To the contrary of what some say, over the past few months we have made good progress in renewing the Alliance. The debates regarding the enlargement, the European security and defense identity, normal relations with our partners and the specific relations with Russia and Ukraine are tangible facts that prove that we have not wasted any time.
As to the reform of the command structure, substantial steps have been taken that should be promoted at this summit. I am convinced, in any case, that the successful conclusion of this basic issue will come during the coming months. There is still much to do. The adaptation of the Alliance is a global process and we should not neglect, nor delay any of its aspects if we want our Alliance to be in the position to play the essential role that it must play -- the heads of state and government.
As you know, Spain has decided to take the necessary steps in order to fully participate in the Alliance's new command structure in accordance with the decision taken by the Spanish parliament. We have started to do this and will continue to do so. We are satisfied with the progress made so far and I trust that everything can be completed as soon as possible. My country will thus be in a position to contribute unreservedly and on an equal footing to security and defense within the framework of the Alliance. And with this, I would like to expressly reiterate the commitment of my nation to defend and promote our common values.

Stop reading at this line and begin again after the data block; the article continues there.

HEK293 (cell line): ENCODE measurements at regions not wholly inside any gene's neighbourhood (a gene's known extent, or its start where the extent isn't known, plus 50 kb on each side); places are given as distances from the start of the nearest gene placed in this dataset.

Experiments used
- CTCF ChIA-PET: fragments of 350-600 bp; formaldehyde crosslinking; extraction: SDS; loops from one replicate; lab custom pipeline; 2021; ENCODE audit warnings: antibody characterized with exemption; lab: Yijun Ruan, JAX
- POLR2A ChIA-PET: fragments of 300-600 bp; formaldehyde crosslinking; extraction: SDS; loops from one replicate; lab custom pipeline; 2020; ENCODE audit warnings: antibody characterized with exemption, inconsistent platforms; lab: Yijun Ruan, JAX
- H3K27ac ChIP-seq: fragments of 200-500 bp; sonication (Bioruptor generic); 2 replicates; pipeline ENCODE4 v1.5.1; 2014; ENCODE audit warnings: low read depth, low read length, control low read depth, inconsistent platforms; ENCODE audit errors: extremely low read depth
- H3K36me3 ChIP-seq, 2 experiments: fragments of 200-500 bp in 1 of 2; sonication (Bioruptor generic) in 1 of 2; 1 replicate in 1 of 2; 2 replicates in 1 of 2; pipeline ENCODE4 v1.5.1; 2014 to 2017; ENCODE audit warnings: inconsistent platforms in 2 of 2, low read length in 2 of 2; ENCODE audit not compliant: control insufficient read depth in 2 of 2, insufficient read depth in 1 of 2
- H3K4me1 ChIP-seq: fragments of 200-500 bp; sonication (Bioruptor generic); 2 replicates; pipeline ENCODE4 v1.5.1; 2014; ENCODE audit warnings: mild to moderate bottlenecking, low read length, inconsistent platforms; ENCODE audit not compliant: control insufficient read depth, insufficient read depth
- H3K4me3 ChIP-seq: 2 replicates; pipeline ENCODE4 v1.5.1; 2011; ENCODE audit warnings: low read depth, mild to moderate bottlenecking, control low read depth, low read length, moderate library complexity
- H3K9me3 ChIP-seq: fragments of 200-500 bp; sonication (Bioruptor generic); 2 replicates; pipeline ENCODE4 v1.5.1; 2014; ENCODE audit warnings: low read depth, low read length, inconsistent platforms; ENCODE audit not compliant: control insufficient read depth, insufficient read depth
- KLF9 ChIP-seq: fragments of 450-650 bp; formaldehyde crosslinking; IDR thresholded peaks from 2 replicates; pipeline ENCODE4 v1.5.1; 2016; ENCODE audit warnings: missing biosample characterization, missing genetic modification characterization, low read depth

Your Excellencies, I started by mentioning the passion for freedom. I now wish to invoke the enthusiasm of the Alliance's founding members so that we can prolong their legacy for future generations and have them bear fruit for all people. In this spirit, I once again welcome you to the summit, an appropriate place to breathe the air of freedom of the future.
Thank you very much, Mr. Secretary General.
SECRETARY GENERAL SOLANA: Thank you very much. May I ask kindly the press to leave the room. Thank you very much for your cooperation.
END 9:50 A.M. (L)